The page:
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  Document of the Week  
 
CHARLES R. JACKSON
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THE LOST WEEKEND AUTHOR CHARLES JACKSON WRITES TO FELLOW MEMBERS OF ALCOHOLICS ANONYMOUS, THANKS THEM FOR PRAISING HIS BOOK – THESE MEAN MORE TO ME THAN I CAN EASILY SAYI DON’T KNOW WHEN, EVER IN MY LIFE, I HAVE BEEN WITH A HAPPIER BUNCH OF PEOPLE THAN YOU HARTFORD AA’S – IT IS ACCOMPANIED BY AN AUTOGRAPHED BOOK

 

CHARLES R. JACKSON (1903-1968). Jackson was an American author best known for The Lost Weekend, his 1944 novel about a writer’s alcoholic binge. The work was based on his own experiences, as Jackson suffered with addiction throughout his adult life.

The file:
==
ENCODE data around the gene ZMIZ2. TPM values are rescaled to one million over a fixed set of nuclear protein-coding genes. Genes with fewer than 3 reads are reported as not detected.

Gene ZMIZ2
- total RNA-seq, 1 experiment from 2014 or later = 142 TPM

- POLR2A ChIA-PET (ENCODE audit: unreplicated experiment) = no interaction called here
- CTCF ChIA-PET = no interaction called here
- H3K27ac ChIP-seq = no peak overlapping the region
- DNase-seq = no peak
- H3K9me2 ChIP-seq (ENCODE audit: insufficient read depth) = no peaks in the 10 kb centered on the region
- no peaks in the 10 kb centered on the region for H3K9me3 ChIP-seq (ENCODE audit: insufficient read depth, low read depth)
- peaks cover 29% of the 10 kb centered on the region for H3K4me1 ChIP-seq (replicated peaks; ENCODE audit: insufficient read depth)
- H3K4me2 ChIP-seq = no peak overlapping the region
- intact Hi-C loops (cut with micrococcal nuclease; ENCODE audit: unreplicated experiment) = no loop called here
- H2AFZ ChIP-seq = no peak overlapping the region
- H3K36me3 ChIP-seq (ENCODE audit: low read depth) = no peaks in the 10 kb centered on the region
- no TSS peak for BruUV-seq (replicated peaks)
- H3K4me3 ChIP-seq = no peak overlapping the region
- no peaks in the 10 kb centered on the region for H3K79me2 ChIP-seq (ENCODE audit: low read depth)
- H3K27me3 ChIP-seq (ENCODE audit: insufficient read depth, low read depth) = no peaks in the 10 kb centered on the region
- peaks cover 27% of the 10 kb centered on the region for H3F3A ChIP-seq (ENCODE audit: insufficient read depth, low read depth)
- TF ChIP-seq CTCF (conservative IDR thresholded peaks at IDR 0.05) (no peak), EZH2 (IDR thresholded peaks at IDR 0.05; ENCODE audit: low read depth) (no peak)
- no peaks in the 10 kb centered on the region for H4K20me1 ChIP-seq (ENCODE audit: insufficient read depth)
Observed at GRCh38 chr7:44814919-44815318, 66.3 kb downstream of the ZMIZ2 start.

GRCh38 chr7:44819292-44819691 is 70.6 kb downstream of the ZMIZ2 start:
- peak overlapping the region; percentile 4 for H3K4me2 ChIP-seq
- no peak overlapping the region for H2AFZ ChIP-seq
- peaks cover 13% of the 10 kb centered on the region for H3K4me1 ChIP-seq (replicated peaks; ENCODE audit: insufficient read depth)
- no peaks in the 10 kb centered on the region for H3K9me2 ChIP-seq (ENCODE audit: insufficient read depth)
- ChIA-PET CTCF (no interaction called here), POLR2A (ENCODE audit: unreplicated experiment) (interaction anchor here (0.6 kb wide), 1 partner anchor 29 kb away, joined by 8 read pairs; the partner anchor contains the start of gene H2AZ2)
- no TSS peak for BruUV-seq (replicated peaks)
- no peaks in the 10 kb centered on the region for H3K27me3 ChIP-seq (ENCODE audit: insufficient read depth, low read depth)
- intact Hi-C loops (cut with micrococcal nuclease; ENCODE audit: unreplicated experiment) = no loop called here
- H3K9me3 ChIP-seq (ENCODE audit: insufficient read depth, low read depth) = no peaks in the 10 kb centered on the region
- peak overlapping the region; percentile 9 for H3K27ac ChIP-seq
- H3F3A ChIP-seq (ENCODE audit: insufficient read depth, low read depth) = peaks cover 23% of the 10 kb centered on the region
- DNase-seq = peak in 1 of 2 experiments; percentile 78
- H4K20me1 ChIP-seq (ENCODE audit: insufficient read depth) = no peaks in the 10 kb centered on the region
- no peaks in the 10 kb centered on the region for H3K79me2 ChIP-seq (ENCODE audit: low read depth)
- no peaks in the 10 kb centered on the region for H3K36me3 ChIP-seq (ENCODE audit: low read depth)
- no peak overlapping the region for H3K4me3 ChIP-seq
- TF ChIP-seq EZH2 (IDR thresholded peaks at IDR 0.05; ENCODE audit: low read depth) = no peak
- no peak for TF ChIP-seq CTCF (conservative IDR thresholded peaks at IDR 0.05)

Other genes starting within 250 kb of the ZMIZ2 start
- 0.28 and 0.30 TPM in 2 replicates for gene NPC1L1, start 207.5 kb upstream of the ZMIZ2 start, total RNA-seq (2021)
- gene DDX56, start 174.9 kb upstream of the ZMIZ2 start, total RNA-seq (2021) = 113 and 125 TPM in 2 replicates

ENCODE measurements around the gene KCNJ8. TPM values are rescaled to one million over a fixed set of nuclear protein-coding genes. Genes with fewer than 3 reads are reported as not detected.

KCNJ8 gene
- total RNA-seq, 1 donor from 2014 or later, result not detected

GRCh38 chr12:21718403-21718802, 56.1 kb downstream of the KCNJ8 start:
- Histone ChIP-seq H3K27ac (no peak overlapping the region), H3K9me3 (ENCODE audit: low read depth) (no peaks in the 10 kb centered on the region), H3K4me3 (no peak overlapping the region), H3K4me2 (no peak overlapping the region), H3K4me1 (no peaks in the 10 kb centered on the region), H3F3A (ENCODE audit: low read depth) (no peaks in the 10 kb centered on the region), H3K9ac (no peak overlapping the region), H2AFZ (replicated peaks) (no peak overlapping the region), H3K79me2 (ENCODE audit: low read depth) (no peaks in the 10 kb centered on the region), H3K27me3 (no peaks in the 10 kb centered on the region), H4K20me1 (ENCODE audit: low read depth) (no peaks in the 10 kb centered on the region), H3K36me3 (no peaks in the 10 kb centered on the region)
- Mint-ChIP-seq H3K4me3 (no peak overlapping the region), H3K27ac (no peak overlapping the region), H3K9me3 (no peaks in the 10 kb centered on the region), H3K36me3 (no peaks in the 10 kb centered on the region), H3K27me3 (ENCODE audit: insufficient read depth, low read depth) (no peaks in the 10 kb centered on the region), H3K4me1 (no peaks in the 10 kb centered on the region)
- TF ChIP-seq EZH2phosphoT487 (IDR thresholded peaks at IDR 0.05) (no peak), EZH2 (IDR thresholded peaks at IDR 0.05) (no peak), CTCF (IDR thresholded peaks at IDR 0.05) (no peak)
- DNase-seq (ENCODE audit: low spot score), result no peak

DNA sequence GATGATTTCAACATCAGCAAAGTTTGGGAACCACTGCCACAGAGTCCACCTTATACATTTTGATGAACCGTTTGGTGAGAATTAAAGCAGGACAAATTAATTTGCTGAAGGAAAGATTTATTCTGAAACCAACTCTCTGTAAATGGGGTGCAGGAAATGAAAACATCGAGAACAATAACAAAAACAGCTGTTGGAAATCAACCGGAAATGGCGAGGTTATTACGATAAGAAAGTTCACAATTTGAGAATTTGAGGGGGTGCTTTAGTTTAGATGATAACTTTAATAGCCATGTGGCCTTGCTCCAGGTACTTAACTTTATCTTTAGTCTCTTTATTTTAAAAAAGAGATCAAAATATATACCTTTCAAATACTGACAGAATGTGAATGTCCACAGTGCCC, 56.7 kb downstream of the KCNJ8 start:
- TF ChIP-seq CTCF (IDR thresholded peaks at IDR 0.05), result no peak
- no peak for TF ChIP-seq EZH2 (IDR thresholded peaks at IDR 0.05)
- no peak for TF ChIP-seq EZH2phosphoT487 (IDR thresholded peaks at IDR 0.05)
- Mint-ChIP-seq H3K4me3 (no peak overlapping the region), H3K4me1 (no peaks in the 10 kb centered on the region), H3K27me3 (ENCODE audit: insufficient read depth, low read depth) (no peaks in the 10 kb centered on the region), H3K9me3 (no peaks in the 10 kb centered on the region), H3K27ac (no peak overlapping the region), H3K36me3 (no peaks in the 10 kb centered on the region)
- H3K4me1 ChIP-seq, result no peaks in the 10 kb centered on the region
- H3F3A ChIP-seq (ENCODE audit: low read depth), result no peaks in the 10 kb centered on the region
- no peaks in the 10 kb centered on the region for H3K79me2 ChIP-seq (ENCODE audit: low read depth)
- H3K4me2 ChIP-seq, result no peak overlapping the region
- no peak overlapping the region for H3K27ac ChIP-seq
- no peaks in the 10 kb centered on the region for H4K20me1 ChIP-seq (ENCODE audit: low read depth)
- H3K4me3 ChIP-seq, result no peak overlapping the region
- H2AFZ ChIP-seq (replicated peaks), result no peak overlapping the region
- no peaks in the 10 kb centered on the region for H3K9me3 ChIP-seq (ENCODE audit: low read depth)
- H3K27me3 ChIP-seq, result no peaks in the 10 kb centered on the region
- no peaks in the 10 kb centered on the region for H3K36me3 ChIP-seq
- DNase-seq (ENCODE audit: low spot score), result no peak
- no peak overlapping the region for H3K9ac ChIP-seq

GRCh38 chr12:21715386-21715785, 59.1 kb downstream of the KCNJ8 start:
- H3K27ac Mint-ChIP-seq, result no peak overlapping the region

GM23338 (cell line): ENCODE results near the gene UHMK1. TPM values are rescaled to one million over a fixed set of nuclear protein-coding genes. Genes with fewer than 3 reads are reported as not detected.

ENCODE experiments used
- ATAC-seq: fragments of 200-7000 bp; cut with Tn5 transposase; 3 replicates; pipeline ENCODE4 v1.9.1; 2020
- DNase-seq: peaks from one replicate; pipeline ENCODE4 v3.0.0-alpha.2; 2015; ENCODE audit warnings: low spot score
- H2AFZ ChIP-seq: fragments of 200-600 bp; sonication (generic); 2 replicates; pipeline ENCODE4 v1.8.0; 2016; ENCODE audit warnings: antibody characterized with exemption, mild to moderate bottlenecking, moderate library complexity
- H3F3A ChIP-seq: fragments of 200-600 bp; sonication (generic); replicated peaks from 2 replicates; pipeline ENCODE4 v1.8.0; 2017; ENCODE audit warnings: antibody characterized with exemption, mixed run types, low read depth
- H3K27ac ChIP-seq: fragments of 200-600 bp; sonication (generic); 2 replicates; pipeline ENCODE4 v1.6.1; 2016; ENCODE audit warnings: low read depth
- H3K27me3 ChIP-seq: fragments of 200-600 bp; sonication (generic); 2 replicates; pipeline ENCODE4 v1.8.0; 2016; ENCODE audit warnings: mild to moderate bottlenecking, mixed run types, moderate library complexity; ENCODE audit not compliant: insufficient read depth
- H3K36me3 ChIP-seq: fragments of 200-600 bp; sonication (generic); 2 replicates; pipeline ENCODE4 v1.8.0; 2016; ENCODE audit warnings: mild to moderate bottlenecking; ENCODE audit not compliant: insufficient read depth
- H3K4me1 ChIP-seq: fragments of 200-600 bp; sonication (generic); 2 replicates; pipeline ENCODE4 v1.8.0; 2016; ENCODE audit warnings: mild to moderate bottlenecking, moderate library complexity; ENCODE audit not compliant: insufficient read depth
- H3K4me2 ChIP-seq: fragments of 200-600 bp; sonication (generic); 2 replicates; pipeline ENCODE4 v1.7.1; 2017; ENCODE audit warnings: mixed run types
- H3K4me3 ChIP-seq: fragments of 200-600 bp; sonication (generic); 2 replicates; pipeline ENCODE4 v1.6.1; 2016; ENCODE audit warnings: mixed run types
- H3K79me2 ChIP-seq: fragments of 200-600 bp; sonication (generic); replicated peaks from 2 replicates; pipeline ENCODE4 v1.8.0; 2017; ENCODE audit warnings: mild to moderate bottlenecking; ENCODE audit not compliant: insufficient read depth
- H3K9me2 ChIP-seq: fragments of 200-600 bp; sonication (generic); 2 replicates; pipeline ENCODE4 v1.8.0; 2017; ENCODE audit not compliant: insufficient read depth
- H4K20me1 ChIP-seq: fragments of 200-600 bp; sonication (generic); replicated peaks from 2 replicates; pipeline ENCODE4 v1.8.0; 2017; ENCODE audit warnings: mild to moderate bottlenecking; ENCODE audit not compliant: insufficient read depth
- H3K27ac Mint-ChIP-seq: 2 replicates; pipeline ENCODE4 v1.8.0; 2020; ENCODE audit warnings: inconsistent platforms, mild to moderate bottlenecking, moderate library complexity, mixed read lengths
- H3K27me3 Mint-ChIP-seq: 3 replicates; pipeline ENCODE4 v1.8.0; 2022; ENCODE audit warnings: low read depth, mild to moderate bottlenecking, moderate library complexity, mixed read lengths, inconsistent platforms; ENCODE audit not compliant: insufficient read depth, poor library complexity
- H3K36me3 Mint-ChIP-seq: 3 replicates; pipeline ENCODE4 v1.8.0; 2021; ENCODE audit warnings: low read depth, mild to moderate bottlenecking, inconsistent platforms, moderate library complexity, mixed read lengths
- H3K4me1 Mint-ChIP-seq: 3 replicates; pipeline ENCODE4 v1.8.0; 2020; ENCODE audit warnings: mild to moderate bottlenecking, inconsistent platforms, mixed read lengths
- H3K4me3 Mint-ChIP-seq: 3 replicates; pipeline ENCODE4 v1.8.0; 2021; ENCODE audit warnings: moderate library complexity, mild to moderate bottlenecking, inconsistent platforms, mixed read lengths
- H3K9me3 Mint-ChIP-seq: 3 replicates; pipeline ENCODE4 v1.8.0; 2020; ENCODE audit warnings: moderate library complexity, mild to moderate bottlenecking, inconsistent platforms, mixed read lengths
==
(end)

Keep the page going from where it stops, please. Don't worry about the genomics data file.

ALS. 2pgs. December 24, 1944. Six Chimney Farm (Orford, New Hampshire). An autograph letter signed Charlie written the year that The Lost Weekend was published.  In a surprisingly cheerful and upbeat letter, Jackson addresses a couple that he met through the Hartford chapter of Alcoholics Anonymous (AA). He thanks them for their praise of The Lost Weekend and desires to stay in touch with the entire Hartford chapter: Dear Mary & Phil – It is late Christmas eve, very late; the children are long since in bed, the tree has been trimmed & the packages set out beneath it (I’m almost ashamed of the display of spending which they represent), my numerous visiting family are disposed in their beds presumably sleeping, my wife has taken her current mystery-story off to bed & any minute now will fall asleep with the light on, the house is quiet for the first time today & I myself am ready for bed, but I did want to write before I retired for the night and thank you for your heart-warming letter, a letter I’m very proud of.  I am glad to have your letter for another reason: it gives me your address at last, and I did so want to send you a Christmas card but didn’t know where you lived.  I have just re-read your letter & see, to my shame, that the name is ‘Roger’. Where I got ‘Phil’ from, I’ll never know. ‘Scuse it, please, Roger.  It won’t happen again.  Thank you for the many lovely things you said about me and my books.  These mean more to me than I can easily say, for I am a sentimental cuss and am touched to the quick at (or by) a kind word, which god knows one gets few enough of in this world. I was very taken with the Stephansons and do not want to lose touch with you. I don’t know when, ever in my life, I have been with a happier bunch of people than you Hartford AA’s. The world is before you; and best of all, you know it – which is as it should be.  As for you Stephensons, you’re exactly the kind of people I like & want to see more of.  Rhoda & I will not be down in January (there was some misunderstanding there, on your part) but how about you & Roger (or any of you others, too) making a weekend of it here, with us?  We have 18 rooms & would be terribly happy to have you at any time.  Please ‘say when’ (and that phrase no longer means, for any of us, what it used to mean, does it?) Seriously, we want to hear soon that you are coming.  And the Russels too, if they can, or Miss Schively, or the distinguished looking gent who sat on your left – he looked like a fine guy; I should like to know him better. I leave it up to you, who & when & for how long. My new book is almost finished and I can’t resist saying, author-like, that it is beautiful beyond description.  I am very proud of it.  Many thanks again for your letter, so full of so many genuine compliments. I shall try to live up to them, and may one day deserve them.  Please remember me most fondly to all whom we dined with, and always my best wishes & all my thanks to you and merely for being the kind of people you are. Affectionately, Charlie Ms. Hepburn, you’ll be relieved to know (it was nice of you to feel ‘concerned’ because she hadn’t read the book) wrote me only this week that she thought it ‘extraordinary, terrifying, and brilliant.’  My love & best wishes to all Hartford AA’s.  Please tell them I said so, at your next meeting. En route to NY on Tuesday, I am coming through Hartford on that train which arrives in NY at 7:55 PM. Any percentage in your & R coming down to the station to say hello? Would make me very happy.  The reference to “Ms. Hepburn” is probably actress Katharine Hepburn, who was considered for a part in the motion picture adaptation of The Lost Weekend the following year.  The terrific letter is accompanied by the book The Lost Weekend inscribed on the first endpage: “Nov 28th ’44 For Mary Stephenson On the occasion of meeting a group of fine friendly people – not least of whom it Many thanks for your interest Charlie Jackson.  The book is a second large printing with fine interior pages.  The original dust jacket has chipping and loss to the front and the top of the spine; it is protected by a mylar sheet.  The letter is in very good condition with some tape remnants.